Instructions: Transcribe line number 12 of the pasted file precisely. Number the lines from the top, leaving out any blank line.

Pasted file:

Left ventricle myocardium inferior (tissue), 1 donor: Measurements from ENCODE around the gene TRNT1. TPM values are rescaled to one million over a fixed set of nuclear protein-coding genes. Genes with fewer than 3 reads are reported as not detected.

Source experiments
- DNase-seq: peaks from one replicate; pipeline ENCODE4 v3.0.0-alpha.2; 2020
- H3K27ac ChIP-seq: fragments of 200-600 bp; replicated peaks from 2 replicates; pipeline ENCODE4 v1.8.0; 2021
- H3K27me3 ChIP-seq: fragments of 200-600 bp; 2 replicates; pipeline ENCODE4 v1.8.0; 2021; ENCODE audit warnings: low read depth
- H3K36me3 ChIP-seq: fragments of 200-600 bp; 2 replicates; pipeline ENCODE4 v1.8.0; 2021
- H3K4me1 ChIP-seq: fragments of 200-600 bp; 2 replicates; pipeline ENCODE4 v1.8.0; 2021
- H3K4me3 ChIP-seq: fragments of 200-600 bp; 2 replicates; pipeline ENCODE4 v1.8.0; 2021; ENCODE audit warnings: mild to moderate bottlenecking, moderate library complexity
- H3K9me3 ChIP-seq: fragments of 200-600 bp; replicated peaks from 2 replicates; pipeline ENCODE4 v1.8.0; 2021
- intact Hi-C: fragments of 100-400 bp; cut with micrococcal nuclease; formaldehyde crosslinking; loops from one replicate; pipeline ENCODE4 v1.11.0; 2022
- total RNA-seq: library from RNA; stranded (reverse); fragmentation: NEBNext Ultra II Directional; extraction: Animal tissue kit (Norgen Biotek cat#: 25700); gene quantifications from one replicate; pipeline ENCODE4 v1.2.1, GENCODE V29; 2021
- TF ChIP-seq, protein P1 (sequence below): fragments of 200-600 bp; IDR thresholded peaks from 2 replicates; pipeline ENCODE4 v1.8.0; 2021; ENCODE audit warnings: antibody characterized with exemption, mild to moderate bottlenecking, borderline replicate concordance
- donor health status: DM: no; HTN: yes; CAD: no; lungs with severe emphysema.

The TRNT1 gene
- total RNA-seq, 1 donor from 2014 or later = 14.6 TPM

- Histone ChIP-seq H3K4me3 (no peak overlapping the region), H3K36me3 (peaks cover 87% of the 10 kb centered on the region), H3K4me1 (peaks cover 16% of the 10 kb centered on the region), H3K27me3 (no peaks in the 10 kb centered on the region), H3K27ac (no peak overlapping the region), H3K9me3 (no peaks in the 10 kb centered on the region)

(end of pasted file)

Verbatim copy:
- TF ChIP-seq, protein P1 (sequence below): fragments of 200-600 bp; IDR thresholded peaks from 2 replicates; pipeline ENCODE4 v1.8.0; 2021; ENCODE audit warnings: antibody characterized with exemption, mild to moderate bottlenecking, borderline replicate concordance